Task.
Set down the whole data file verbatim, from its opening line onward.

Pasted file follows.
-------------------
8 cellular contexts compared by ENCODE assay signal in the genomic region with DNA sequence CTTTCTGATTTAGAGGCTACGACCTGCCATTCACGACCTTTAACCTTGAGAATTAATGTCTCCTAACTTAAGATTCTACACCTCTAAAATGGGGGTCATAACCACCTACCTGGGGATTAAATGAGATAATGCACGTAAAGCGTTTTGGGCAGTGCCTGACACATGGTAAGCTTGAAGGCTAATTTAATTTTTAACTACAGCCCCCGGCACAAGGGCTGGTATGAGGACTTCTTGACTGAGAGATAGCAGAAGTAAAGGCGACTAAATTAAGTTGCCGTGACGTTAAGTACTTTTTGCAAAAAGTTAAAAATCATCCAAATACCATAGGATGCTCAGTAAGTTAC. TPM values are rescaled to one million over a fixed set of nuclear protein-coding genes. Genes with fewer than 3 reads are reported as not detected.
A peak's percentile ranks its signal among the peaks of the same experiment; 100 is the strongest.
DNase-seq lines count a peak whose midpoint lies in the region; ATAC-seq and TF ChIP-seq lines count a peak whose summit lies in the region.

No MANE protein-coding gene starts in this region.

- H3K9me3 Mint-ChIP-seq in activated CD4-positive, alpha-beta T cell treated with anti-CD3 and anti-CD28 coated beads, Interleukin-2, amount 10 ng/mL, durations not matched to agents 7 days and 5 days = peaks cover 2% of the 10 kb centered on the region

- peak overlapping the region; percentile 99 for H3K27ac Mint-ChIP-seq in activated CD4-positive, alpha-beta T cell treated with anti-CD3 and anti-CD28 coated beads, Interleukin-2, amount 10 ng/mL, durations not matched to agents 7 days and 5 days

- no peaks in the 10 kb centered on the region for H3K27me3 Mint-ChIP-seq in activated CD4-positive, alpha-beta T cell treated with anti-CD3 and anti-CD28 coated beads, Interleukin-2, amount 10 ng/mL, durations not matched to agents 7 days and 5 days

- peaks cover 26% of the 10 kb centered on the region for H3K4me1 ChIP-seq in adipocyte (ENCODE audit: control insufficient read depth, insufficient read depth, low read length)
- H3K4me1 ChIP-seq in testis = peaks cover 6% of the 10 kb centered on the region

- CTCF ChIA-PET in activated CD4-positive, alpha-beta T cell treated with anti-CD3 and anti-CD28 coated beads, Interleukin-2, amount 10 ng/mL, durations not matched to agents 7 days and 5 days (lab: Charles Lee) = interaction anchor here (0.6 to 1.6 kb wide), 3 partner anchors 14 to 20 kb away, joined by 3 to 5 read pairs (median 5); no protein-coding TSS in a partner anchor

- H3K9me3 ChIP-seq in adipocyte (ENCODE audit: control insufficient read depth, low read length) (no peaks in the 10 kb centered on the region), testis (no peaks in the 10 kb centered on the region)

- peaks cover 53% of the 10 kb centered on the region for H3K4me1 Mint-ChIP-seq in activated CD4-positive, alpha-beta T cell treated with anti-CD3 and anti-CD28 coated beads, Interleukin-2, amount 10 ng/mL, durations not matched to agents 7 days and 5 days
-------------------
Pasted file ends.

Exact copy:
8 cellular contexts compared by ENCODE assay signal in the genomic region with DNA sequence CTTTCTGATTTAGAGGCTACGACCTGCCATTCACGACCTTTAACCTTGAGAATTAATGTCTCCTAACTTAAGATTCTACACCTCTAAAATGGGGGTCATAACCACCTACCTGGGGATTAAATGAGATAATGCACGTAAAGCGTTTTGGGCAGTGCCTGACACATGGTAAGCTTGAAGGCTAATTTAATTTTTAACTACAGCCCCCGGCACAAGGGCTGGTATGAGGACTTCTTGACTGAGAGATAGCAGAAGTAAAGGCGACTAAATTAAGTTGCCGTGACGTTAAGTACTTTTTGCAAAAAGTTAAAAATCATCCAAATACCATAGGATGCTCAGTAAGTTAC. TPM values are rescaled to one million over a fixed set of nuclear protein-coding genes. Genes with fewer than 3 reads are reported as not detected.
A peak's percentile ranks its signal among the peaks of the same experiment; 100 is the strongest.
DNase-seq lines count a peak whose midpoint lies in the region; ATAC-seq and TF ChIP-seq lines count a peak whose summit lies in the region.

No MANE protein-coding gene starts in this region.

- H3K9me3 Mint-ChIP-seq in activated CD4-positive, alpha-beta T cell treated with anti-CD3 and anti-CD28 coated beads, Interleukin-2, amount 10 ng/mL, durations not matched to agents 7 days and 5 days = peaks cover 2% of the 10 kb centered on the region

- peak overlapping the region; percentile 99 for H3K27ac Mint-ChIP-seq in activated CD4-positive, alpha-beta T cell treated with anti-CD3 and anti-CD28 coated beads, Interleukin-2, amount 10 ng/mL, durations not matched to agents 7 days and 5 days

- no peaks in the 10 kb centered on the region for H3K27me3 Mint-ChIP-seq in activated CD4-positive, alpha-beta T cell treated with anti-CD3 and anti-CD28 coated beads, Interleukin-2, amount 10 ng/mL, durations not matched to agents 7 days and 5 days

- peaks cover 26% of the 10 kb centered on the region for H3K4me1 ChIP-seq in adipocyte (ENCODE audit: control insufficient read depth, insufficient read depth, low read length)
- H3K4me1 ChIP-seq in testis = peaks cover 6% of the 10 kb centered on the region

- CTCF ChIA-PET in activated CD4-positive, alpha-beta T cell treated with anti-CD3 and anti-CD28 coated beads, Interleukin-2, amount 10 ng/mL, durations not matched to agents 7 days and 5 days (lab: Charles Lee) = interaction anchor here (0.6 to 1.6 kb wide), 3 partner anchors 14 to 20 kb away, joined by 3 to 5 read pairs (median 5); no protein-coding TSS in a partner anchor

- H3K9me3 ChIP-seq in adipocyte (ENCODE audit: control insufficient read depth, low read length) (no peaks in the 10 kb centered on the region), testis (no peaks in the 10 kb centered on the region)

- peaks cover 53% of the 10 kb centered on the region for H3K4me1 Mint-ChIP-seq in activated CD4-positive, alpha-beta T cell treated with anti-CD3 and anti-CD28 coated beads, Interleukin-2, amount 10 ng/mL, durations not matched to agents 7 days and 5 days